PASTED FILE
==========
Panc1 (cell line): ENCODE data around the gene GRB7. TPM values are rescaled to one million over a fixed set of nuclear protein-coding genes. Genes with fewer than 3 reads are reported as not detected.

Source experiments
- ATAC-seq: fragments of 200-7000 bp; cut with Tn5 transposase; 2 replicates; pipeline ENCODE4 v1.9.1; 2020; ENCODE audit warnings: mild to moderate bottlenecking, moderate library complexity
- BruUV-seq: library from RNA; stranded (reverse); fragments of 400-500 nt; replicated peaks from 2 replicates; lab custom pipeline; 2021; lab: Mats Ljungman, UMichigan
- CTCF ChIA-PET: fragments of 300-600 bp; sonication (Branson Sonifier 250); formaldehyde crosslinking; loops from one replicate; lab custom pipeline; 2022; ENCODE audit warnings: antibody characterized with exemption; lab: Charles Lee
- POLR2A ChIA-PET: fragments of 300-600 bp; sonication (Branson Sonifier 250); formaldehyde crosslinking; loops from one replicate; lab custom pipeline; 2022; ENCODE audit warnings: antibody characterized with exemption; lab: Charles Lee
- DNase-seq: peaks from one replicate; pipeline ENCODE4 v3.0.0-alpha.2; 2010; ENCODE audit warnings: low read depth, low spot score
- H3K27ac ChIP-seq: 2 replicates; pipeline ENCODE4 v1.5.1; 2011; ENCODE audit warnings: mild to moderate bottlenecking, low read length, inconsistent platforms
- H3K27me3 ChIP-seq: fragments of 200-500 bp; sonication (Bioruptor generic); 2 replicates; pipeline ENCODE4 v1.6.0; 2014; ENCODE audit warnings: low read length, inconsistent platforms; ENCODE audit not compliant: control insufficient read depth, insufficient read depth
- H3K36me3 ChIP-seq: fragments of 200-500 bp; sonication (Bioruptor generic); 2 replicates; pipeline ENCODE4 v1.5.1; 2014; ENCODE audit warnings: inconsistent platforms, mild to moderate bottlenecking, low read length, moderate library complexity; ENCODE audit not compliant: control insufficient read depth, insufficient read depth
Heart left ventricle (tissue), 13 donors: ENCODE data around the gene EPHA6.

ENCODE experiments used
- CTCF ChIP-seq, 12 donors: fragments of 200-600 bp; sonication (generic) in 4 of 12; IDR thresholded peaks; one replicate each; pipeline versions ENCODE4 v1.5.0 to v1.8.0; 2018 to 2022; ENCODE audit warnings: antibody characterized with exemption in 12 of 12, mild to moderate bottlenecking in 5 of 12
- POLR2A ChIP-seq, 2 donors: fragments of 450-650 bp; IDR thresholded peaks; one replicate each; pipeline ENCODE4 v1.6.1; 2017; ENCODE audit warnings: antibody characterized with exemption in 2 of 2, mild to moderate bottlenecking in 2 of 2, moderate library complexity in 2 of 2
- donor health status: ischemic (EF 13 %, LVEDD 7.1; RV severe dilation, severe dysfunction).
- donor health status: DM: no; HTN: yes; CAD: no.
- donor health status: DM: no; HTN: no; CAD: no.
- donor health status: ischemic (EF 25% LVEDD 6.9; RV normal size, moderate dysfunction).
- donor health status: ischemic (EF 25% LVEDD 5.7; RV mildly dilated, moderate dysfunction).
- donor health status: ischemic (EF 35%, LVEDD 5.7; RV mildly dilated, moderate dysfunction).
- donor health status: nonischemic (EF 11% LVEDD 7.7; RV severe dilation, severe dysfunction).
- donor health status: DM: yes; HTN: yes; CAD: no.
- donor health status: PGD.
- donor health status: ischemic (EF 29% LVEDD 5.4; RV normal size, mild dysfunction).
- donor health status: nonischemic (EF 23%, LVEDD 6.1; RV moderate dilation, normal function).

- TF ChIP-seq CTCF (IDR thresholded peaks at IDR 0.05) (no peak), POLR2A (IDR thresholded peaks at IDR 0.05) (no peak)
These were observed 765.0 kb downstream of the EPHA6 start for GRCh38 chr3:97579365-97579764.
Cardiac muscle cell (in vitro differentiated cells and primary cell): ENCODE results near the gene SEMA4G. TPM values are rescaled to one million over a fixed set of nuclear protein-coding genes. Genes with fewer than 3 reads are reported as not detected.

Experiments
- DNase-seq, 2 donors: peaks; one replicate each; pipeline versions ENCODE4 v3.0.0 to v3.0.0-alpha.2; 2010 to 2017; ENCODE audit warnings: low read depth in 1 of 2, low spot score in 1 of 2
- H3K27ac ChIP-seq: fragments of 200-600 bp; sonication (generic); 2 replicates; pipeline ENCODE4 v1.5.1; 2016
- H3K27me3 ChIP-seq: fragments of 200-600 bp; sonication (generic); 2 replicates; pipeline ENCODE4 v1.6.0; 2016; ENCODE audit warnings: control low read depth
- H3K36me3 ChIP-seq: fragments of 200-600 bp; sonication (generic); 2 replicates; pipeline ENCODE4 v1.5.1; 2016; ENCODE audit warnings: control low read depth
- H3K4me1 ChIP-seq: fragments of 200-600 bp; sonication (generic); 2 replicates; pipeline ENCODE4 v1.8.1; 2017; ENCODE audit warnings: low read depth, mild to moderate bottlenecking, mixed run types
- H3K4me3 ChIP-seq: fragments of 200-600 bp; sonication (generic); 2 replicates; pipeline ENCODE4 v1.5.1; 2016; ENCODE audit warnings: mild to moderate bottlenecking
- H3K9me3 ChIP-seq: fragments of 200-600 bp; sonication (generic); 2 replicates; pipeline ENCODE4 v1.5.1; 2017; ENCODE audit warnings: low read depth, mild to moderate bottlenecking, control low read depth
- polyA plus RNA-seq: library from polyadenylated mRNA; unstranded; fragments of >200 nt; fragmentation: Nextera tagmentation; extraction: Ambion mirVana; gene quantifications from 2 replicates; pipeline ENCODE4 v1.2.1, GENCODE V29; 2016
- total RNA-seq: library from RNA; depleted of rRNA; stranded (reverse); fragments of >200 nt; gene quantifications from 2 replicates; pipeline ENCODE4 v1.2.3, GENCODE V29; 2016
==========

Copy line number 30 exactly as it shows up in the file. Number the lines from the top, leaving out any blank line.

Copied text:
- DNase-seq, 2 donors: peaks; one replicate each; pipeline versions ENCODE4 v3.0.0 to v3.0.0-alpha.2; 2010 to 2017; ENCODE audit warnings: low read depth in 1 of 2, low spot score in 1 of 2